The pagan tradition been formally classed as a religion under charity law in Britain. (Matt Cardy/Getty Images)

Wait. What’s wrong with this picture? Didn’t the Druids originate in the United Kingdom? Apparently origins didn’t buy the worshippers and recognition. On Saturday, October 2, 2010, the ancient pagan tradition was finally formally recognized under charity law in Great Britain. This recognition gives Druids tax exemptions on their religious donations as well as recognition that puts them on the same level as the Church of England.

The process took about five years and is fairly complicated. According to the Washington Post:

To register as a religious charity in Britain, an organization must satisfy requirements that include belief in a supreme entity, a degree of cohesion and seriousness and a beneficial moral framework. After a process that took nearly five years, the Charity Commission ruled that Druidry fit the bill.

“There is sufficient belief in a supreme being or entity to constitute a religion for the purposes of charity law,” the commission said.

Druids have been active for thousands of years in Britain and in Celtic societies elsewhere in Europe.

They worship natural forces such as thunder and the sun, as well as spirits they believe arise from places such as mountains and rivers. They do not worship a single god or creator but seek to cultivate a sacred relationship with the natural world.

Although they are best known as the robed, mysterious people who gather every summer solstice at Stonehenge – which predates the Druids – believers say modern Druidry is chiefly concerned with helping practitioners connect with nature and themselves through rituals, dancing and singing at stone circles and other sites throughout the country they view as sacred.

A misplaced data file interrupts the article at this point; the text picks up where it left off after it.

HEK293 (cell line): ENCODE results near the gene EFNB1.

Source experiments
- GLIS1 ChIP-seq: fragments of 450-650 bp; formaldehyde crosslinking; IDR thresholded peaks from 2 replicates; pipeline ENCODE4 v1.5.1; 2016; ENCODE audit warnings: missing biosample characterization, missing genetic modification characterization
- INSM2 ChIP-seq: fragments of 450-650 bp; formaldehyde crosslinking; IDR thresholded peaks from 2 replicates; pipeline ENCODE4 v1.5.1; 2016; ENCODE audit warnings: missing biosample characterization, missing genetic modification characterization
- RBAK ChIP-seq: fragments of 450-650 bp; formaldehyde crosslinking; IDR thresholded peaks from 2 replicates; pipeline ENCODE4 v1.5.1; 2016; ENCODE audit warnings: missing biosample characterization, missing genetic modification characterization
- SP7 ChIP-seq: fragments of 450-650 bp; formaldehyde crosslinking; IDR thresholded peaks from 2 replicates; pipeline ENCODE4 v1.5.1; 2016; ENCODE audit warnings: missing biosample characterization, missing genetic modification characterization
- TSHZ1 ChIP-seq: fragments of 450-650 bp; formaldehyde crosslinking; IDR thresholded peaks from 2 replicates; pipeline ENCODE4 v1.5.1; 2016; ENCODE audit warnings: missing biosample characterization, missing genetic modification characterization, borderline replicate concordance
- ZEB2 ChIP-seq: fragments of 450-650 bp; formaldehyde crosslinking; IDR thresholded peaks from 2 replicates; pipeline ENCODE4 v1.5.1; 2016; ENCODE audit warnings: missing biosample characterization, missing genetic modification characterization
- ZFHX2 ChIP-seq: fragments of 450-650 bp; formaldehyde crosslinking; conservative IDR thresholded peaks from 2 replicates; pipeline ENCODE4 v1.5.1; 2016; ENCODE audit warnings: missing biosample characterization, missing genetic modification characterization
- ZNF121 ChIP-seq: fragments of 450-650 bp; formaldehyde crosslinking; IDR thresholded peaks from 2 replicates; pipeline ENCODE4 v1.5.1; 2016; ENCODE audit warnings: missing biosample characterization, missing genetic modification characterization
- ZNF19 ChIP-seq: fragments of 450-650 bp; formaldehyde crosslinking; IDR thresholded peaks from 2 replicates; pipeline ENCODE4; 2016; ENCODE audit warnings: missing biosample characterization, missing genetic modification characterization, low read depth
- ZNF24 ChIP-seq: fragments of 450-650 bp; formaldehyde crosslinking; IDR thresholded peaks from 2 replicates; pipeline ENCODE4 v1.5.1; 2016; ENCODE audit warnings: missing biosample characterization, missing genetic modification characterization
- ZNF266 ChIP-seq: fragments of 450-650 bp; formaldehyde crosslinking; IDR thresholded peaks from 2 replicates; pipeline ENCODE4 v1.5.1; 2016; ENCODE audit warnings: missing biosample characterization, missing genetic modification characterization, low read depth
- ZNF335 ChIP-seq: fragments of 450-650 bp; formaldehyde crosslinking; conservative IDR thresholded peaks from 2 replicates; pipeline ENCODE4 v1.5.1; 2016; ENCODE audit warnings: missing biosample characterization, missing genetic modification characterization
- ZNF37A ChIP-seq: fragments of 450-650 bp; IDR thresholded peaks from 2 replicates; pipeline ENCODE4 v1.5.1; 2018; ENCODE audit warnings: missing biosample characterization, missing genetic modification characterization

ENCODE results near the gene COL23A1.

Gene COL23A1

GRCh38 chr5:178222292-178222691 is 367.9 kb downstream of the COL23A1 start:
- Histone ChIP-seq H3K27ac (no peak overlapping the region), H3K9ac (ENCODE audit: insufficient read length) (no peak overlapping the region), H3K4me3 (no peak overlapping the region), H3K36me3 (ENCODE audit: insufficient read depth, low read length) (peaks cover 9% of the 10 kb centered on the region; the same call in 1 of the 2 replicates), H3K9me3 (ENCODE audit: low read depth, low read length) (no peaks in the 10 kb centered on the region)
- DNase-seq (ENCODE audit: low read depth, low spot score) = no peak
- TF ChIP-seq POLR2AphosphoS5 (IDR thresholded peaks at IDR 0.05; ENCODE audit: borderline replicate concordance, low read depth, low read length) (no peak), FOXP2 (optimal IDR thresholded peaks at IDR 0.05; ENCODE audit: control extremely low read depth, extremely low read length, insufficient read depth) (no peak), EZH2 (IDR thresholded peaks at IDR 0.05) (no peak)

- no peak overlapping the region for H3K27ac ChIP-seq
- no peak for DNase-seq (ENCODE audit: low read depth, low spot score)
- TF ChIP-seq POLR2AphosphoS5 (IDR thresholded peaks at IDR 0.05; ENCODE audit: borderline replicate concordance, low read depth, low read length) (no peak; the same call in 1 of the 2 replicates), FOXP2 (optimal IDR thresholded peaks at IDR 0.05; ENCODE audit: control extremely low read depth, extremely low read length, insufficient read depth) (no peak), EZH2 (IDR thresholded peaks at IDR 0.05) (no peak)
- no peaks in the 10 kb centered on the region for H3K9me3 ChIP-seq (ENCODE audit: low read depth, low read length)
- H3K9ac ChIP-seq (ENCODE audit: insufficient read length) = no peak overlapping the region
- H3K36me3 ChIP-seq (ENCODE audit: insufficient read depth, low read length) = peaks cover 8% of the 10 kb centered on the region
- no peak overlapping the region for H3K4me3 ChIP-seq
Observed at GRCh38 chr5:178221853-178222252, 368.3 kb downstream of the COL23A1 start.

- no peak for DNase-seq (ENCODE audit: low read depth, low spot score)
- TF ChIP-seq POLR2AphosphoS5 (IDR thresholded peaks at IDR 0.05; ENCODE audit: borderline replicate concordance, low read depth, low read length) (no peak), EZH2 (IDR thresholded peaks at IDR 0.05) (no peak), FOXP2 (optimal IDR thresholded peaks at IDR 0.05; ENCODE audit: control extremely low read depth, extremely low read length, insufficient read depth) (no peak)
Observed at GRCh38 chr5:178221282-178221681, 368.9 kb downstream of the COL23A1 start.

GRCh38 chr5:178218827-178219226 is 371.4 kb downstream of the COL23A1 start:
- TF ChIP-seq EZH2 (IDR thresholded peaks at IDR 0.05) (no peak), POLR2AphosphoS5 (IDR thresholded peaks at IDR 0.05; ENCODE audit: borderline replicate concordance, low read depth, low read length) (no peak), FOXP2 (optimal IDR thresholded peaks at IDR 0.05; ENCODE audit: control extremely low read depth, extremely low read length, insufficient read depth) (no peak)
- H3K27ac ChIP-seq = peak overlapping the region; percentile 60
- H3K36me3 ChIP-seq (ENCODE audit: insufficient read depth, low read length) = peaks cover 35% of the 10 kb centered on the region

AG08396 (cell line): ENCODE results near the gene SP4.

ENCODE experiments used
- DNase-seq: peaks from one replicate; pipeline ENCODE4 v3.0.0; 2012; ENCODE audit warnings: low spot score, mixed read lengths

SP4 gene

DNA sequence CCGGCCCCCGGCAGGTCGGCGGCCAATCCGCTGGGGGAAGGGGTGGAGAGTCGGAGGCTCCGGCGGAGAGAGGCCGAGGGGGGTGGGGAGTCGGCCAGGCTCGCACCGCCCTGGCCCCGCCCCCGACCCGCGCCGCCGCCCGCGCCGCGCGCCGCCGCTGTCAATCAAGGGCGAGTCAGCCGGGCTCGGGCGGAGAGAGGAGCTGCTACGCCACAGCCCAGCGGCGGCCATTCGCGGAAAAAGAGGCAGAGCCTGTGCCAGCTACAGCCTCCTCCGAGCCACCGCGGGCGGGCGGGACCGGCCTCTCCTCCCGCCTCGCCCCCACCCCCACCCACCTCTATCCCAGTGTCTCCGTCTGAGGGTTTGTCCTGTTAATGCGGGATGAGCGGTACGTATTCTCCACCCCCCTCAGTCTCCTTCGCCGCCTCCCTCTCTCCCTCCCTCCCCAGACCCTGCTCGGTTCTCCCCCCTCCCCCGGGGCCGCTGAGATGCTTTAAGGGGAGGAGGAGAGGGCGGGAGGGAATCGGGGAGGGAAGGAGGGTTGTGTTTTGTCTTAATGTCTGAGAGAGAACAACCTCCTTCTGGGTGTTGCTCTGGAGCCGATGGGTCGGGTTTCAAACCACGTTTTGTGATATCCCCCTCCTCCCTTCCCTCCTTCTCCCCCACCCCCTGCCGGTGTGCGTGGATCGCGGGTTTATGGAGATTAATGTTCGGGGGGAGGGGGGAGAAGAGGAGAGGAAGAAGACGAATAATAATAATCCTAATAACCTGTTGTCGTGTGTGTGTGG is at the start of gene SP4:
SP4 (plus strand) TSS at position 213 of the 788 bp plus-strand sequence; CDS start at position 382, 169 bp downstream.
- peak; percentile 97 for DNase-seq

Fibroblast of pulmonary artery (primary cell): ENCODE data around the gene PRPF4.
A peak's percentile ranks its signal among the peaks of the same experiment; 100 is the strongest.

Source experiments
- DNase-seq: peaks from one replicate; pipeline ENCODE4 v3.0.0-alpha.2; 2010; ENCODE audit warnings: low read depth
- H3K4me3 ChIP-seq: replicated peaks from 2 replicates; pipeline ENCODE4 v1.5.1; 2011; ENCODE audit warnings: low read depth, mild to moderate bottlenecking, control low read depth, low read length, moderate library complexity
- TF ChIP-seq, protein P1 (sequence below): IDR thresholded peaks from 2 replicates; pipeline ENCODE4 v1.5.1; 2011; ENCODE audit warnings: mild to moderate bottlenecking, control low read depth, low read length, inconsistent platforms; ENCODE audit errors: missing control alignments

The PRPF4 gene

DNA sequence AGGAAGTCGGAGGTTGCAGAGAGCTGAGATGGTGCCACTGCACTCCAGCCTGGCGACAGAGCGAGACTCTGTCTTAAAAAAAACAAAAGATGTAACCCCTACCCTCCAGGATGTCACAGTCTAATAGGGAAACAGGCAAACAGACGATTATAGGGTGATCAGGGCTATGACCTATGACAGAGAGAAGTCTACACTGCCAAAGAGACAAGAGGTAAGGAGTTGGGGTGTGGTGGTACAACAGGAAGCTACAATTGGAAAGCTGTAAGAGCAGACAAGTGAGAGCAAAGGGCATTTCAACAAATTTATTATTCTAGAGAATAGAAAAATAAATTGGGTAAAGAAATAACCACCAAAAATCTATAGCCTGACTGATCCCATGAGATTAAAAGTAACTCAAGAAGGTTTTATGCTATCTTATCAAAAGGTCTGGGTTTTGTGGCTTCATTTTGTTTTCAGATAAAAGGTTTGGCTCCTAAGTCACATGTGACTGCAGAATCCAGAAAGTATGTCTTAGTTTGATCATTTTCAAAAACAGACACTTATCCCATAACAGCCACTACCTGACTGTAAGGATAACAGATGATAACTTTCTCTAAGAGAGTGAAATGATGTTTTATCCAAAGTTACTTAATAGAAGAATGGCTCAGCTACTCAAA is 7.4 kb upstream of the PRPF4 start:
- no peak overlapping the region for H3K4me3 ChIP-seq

It is estimated that there are nearly 10,000 practitioners in the United Kingdom. If Druids have been active in Great Britain for thousands of years, one has to wonder if some of the traditions were actually handed down without a break in old and neo-Druid society. The Druids were still very much a part of ancient society when the Romans invaded Britannia. We still see their influence in various holiday and religious celebrations. The Druid societies are growing in number  as more emphasis is placed on the environment and more people seek to establish a relationship with nature.

11 Thoughts to “Druids Finally Recognized in UK”

  1. What does it take to be recognized as a religion in the USA? I honestly have never thought about it. Would the Druids just be wedged in with the Wiccans or are they too different? I know zero about practicing ‘druidism.’

  2. DB

    Druidism and wiccan ideas are similar and can be combined into what is called Druidcraft.

    Druidism is a spiritual, nature-based religion that believes all of nature and all creatures are divine and sacred. They believe that it is wrong to cause harm to any creatures, and in ancient time, Druids were exempt from wars.